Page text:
Living in Elaine’s world
The ADRC of Oneida County hosted former Wisconsin Gov. Martin Schreiber as he toured the state to tell his wife’s story and talk to Alzheimer’s caregivers. Submitted photo
Former governor talks about his wife, coping as Alzheimer’s caregiver
By Eileen Persike
RHINELANDER – Martin Schreiber’s message was straight forward.
“People can get involved, they can make a difference by volunteering, they can make a difference by getting involved in the walk; they can make a difference by better understanding this disease.”
The disease is Alzheimer’s, and over the last 20 years the former Wisconsin Governor learned to better understand it as he cared for his wife, Elaine. In 2022 Schreiber self-published the book, “My Two Elaines; Learning, Coping and Surviving as an Alzheimer’s Caregiver.” Since then, the book was picked up by a publisher and updated by the author.
“The book is based on the principle that if Alzheimer’s is bad, ignorance of the disease is worse,” said Schreiber. He has been touring the state to promote his book, the Alzheimer’s Association and county Aging and Disability Resource Centers and made a stop in Rhinelander.
Caregivers, and even doctors, he added, do not understand the disease and don’t know how to handle it. This, he said, makes the life of the person living with this disease and the life of the caregiver more difficult.
“I call Alzheimer’s ‘Not a Chicken Casserole Disease,’ because if I fall or have heart surgery, you’ll bring me chicken casserole,” Schreiber said. “But if someone has Alzheimer’s, because they don’t understand this disease, friends and neighbors and relatives, even siblings will shy away from it and stay away.”
So he wrote “Two Elaines,” to help caregivers cope and survive.
In the revised edition of his book, Schreiber included notes on things he wishes he had known at the start of Elaine’s journey with the disease. For her part, Elaine also kept notes and journals from the time she was diagnosed, which Schreiber said gives a firsthand insight into what was going on in the mind of someone who knows they are losing their mind.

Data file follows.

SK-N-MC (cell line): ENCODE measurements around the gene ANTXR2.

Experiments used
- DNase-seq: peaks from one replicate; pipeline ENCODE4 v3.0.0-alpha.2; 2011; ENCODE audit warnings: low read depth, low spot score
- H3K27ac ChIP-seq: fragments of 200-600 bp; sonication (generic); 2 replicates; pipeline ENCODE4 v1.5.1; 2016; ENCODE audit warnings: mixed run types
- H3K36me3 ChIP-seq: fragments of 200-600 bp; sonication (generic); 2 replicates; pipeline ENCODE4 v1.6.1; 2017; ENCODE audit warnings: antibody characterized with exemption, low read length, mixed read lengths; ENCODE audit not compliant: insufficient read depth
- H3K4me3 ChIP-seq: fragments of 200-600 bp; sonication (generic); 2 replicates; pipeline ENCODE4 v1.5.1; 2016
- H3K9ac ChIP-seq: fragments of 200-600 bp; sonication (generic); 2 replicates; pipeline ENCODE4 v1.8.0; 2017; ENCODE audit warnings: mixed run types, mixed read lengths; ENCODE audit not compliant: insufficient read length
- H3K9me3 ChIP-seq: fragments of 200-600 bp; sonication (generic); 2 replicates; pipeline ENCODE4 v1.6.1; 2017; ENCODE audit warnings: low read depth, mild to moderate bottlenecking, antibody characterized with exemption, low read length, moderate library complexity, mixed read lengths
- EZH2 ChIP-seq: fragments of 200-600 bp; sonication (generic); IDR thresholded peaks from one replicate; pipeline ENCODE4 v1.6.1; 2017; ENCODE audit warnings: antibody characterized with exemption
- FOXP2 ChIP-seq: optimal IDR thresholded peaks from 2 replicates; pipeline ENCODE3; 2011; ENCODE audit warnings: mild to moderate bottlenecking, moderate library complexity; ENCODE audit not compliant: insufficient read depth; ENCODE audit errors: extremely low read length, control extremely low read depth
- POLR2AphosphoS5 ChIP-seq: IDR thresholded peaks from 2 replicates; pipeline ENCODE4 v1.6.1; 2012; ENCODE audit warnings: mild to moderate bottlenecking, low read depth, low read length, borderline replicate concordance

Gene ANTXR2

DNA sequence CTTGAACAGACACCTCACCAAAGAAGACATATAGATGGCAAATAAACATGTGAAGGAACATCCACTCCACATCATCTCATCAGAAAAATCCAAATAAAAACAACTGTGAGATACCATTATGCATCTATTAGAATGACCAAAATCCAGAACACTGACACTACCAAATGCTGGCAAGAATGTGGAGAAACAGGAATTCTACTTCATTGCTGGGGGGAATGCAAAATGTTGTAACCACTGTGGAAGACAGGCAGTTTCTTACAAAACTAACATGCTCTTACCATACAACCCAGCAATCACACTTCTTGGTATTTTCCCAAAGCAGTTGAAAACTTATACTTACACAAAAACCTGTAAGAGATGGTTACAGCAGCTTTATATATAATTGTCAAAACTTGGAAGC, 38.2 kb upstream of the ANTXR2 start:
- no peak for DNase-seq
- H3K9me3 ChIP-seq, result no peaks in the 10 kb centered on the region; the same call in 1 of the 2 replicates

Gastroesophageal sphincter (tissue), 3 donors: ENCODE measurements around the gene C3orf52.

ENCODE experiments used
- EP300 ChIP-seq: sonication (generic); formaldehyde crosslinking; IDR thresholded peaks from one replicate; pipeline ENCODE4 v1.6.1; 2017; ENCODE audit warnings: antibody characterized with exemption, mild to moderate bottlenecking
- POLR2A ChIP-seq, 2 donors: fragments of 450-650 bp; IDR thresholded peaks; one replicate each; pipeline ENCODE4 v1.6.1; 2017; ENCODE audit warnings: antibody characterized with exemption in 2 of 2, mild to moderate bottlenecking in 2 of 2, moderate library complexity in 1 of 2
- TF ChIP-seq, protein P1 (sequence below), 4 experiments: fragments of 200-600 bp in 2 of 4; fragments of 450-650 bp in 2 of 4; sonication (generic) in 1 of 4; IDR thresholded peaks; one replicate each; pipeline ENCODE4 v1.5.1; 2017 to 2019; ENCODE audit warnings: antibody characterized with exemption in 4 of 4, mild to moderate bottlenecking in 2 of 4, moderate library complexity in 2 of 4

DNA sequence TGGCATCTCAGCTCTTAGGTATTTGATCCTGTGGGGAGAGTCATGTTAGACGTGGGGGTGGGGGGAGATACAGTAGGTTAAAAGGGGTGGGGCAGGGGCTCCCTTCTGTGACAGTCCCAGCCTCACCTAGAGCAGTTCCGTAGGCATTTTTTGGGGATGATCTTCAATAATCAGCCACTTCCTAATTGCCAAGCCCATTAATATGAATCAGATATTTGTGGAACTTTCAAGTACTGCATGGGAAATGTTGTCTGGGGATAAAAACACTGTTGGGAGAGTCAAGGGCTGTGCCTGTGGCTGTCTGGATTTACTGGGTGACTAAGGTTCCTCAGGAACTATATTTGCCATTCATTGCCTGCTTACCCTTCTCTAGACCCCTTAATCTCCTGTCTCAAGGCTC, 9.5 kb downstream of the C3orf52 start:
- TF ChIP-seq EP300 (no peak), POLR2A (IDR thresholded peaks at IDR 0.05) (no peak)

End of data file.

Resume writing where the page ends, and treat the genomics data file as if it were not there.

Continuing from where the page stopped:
“My wife died about a year ago after living with this disease for 20 years. There are many mistakes I made because I didn’t understand this disease,” Schreiber recounted. “I would argue with her about what was and what wasn’t and finally, when I understood this disease and realized that I should be living in her life, rather than keep her in my life, that made all the difference in the world. Join the world of the person who now is.”
Living in Elaine’s life involved what he calls “Therapeutic Fibbing,” to help her live her best life possible. This practice developed one day after Elaine asked how her parents were doing, and he told her they were both dead.
“Seeing the shock on her face, I said I’m never going to put her through that again. So next time she asked me, how are my parents? I said, ‘they’re really well, they’re doing good;’ and Elaine said, ‘that makes me feel so good’,” Schreiber said.
When Elaine was diagnosed in the early 2000s, Alzheimer’s could not be cured, prevented nor delayed. The same remains true today. There are drugs on the market now that can delay the disease to some extent, he noted; if you can afford the drugs. Hope, Schreiber said, lies with the Alzheimer’s Association and the ADRC.
“The Alzheimer’s Association played a great role in helping me survive, live and cope. They have a 24-hour hotline that you can call anytime, because sometimes you’re so exasperated you don’t know what to do,” he added. They can also help with tough decisions.
Elaine lived her last eight years in an assisted living memory care unit. For her husband, it was an “unbelievably difficult decision,” and was both emotionally and financially challenging.
Schreiber said it is crucial that caregivers also take care of themselves – some 40% of caregivers nationwide die before their loved ones – and ask for help when needed. Families in rural areas, often the most underserved he noted, can always contact their county ADRC and the Alzheimer’s Association. The 24/7 hotline for Alzheimer’s Association is 800-272-3900. Call the Oneida County ADRC at 715-369-6170. Rhinelander’s 2023 Walk to End Alzheimer’s is Sept. 16.
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